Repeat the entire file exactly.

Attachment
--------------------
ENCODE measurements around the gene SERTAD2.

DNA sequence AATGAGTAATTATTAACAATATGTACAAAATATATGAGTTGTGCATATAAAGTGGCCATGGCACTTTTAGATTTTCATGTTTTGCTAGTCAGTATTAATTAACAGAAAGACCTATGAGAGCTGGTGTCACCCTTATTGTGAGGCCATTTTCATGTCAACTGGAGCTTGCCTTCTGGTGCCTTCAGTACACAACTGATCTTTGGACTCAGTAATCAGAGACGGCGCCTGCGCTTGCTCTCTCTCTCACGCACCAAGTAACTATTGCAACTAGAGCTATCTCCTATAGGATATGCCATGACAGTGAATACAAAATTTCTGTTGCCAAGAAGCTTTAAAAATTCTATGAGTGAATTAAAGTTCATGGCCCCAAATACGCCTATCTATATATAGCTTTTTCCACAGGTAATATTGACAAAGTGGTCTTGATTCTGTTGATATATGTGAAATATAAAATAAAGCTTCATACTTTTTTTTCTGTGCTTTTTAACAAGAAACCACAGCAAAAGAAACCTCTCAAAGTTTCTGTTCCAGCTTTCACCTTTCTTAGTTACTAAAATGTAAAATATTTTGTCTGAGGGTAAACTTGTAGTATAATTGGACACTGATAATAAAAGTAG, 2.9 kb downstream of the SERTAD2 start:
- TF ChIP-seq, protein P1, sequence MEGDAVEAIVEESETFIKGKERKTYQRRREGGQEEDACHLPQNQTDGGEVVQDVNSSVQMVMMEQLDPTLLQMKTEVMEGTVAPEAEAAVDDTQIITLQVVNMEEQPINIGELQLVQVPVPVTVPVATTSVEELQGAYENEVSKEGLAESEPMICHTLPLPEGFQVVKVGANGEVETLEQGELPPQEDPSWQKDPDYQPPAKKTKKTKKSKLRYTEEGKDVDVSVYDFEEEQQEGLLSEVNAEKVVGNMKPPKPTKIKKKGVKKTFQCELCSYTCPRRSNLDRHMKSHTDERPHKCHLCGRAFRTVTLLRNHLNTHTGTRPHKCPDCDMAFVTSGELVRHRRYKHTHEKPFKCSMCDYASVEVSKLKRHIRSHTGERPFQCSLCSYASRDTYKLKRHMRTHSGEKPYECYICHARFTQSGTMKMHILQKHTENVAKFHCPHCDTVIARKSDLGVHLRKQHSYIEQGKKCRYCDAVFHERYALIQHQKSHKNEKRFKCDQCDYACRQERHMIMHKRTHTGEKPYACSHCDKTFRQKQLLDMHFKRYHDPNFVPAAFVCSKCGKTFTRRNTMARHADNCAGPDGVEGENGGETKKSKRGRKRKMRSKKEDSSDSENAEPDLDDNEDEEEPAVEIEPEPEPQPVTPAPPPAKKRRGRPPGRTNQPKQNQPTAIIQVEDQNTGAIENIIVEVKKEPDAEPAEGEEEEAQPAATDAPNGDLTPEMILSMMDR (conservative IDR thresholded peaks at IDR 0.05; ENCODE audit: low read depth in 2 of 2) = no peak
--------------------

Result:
ENCODE measurements around the gene SERTAD2.

DNA sequence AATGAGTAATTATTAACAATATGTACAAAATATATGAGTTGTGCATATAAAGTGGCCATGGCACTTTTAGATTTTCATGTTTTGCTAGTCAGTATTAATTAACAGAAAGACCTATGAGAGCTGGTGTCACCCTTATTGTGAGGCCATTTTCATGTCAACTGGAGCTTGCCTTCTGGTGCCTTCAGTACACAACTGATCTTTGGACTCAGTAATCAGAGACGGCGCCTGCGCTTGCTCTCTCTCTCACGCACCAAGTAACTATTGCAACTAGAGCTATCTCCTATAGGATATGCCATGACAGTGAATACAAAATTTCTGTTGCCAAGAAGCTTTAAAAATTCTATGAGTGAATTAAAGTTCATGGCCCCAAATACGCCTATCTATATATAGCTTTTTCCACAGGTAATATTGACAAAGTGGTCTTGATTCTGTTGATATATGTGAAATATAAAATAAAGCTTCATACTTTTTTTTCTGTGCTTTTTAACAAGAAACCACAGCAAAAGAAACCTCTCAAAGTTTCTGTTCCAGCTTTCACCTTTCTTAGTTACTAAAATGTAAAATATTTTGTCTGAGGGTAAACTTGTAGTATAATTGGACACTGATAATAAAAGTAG, 2.9 kb downstream of the SERTAD2 start:
- TF ChIP-seq, protein P1, sequence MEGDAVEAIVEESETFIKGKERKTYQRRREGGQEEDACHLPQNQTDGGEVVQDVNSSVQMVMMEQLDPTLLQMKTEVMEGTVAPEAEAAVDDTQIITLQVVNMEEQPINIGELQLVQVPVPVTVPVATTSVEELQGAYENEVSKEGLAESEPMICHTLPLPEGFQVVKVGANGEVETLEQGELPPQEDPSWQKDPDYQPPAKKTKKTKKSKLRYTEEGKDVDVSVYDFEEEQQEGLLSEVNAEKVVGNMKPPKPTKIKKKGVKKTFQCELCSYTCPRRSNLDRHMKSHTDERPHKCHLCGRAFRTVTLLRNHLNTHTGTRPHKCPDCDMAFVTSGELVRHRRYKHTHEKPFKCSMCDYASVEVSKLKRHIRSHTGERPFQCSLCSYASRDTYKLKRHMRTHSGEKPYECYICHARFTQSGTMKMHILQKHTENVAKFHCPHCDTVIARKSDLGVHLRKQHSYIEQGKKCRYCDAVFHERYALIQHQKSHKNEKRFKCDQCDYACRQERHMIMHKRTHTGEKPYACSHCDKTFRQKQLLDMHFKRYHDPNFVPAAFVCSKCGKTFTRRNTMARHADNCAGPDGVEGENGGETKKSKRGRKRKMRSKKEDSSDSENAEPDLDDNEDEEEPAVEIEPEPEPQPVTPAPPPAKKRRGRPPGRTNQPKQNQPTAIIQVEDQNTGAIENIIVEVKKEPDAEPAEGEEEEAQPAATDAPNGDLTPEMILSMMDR (conservative IDR thresholded peaks at IDR 0.05; ENCODE audit: low read depth in 2 of 2) = no peak